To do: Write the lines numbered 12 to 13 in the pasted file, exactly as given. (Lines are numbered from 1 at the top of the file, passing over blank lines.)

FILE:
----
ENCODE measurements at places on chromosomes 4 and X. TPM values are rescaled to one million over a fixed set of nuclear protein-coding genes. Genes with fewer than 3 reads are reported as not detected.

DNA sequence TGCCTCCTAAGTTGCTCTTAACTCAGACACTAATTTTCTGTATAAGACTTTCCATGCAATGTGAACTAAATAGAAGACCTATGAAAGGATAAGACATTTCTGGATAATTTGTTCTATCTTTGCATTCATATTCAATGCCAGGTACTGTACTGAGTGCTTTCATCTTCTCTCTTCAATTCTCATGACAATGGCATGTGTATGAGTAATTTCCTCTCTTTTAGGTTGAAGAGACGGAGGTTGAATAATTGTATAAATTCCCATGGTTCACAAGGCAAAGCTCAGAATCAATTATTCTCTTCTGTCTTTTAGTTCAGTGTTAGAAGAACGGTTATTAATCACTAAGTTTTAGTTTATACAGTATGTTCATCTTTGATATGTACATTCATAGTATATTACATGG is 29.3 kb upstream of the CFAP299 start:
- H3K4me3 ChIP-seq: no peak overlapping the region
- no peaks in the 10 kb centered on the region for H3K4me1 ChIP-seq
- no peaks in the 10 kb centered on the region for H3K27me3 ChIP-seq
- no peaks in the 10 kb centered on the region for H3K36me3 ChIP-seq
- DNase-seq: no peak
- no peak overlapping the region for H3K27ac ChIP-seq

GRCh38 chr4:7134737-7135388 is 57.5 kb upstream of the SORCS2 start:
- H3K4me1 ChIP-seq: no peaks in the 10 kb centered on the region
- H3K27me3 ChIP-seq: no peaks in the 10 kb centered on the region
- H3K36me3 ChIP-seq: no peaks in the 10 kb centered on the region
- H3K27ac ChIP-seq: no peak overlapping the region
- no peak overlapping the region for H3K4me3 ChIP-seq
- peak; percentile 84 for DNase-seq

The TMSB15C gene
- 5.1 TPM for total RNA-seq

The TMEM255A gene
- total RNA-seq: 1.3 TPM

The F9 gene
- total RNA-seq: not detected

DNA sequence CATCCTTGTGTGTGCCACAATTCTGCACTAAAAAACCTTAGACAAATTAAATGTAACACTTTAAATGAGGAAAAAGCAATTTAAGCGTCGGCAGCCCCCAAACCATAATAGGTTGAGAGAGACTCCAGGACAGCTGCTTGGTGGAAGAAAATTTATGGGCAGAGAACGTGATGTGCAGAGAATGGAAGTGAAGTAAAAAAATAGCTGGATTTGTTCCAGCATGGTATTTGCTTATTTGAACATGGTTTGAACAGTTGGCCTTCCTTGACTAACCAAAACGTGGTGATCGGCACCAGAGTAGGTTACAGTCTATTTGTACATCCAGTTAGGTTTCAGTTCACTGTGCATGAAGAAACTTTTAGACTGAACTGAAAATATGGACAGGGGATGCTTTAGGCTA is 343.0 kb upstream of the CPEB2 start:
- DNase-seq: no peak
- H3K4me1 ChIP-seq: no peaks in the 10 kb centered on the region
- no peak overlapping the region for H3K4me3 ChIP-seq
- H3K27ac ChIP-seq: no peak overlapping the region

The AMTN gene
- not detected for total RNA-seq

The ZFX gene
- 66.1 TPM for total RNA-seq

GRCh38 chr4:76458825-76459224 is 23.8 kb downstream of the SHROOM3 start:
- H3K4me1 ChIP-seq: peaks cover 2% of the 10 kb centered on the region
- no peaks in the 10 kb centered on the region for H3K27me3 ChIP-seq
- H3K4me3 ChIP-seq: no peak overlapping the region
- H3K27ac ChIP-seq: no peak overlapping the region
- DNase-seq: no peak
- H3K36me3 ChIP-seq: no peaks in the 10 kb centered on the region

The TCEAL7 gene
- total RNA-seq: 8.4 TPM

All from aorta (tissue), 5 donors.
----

- H3K36me3 ChIP-seq: no peaks in the 10 kb centered on the region
- H3K27ac ChIP-seq: no peak overlapping the region